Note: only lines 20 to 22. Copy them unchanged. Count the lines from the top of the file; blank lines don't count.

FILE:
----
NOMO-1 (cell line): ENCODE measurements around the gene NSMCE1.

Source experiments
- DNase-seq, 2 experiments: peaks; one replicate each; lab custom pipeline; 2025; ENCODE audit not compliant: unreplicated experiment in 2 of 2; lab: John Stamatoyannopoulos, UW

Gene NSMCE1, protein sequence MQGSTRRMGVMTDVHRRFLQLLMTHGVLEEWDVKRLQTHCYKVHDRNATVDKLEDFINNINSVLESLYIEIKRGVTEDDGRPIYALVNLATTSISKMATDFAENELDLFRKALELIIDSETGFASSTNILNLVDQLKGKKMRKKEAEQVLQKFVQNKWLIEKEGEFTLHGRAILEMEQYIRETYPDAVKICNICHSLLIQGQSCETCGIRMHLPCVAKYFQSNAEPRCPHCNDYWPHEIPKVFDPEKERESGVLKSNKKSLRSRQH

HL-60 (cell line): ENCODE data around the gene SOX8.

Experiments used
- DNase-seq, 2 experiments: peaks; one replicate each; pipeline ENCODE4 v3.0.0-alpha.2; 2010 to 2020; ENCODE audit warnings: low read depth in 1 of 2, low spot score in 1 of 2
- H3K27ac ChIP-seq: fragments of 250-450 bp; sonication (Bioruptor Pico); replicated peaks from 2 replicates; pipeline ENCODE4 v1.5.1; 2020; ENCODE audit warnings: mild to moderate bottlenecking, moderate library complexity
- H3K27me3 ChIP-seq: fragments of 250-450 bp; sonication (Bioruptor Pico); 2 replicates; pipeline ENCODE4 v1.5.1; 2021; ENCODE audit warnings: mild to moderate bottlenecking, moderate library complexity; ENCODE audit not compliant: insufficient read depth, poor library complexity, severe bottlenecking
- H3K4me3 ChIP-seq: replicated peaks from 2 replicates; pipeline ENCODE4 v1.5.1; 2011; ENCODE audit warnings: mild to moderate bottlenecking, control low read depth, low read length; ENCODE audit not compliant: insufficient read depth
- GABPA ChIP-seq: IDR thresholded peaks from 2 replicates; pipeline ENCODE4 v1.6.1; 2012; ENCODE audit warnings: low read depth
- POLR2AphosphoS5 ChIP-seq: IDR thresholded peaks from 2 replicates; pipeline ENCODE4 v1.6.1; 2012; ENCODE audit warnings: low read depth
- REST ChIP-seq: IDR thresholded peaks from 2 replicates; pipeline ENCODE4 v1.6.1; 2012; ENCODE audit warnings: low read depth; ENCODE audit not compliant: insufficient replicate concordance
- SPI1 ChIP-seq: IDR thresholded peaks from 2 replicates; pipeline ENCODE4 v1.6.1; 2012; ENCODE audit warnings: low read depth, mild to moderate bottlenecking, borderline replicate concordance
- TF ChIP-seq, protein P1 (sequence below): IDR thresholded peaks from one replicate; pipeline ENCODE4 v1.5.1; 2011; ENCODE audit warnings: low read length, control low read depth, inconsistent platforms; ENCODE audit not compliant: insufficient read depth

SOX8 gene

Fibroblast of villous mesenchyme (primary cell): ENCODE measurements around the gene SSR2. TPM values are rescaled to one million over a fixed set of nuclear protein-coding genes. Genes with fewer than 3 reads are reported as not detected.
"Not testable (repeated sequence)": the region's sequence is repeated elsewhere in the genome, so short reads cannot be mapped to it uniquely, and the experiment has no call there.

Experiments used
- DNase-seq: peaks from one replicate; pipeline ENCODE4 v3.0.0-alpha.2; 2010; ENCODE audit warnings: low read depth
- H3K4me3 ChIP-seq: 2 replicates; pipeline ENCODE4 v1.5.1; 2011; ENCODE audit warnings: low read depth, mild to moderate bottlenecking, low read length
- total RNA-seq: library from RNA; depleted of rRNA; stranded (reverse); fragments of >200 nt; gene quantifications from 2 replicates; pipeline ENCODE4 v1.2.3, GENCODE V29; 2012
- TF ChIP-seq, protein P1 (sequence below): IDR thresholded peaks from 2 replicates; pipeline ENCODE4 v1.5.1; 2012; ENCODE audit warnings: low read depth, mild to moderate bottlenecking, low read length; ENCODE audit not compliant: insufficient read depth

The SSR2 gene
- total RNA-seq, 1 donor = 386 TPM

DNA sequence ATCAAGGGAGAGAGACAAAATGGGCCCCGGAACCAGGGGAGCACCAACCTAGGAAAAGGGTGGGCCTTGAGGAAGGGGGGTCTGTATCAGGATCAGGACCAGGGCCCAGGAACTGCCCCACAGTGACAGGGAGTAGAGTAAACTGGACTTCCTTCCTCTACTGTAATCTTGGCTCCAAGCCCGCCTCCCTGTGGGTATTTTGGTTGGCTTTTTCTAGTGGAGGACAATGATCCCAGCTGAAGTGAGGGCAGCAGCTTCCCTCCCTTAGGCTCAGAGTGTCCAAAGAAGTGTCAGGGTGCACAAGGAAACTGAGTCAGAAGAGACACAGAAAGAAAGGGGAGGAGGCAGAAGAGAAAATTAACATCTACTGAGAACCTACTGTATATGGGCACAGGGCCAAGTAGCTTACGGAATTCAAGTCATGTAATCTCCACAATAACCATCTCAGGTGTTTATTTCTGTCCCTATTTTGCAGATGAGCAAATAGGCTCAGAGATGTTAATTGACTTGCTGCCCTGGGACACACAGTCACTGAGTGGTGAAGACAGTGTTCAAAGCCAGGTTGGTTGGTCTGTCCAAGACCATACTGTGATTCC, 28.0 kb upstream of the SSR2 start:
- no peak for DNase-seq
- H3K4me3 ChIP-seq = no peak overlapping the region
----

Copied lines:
- DNase-seq: peaks from one replicate; pipeline ENCODE4 v3.0.0-alpha.2; 2010; ENCODE audit warnings: low read depth
- H3K4me3 ChIP-seq: 2 replicates; pipeline ENCODE4 v1.5.1; 2011; ENCODE audit warnings: low read depth, mild to moderate bottlenecking, low read length
- total RNA-seq: library from RNA; depleted of rRNA; stranded (reverse); fragments of >200 nt; gene quantifications from 2 replicates; pipeline ENCODE4 v1.2.3, GENCODE V29; 2012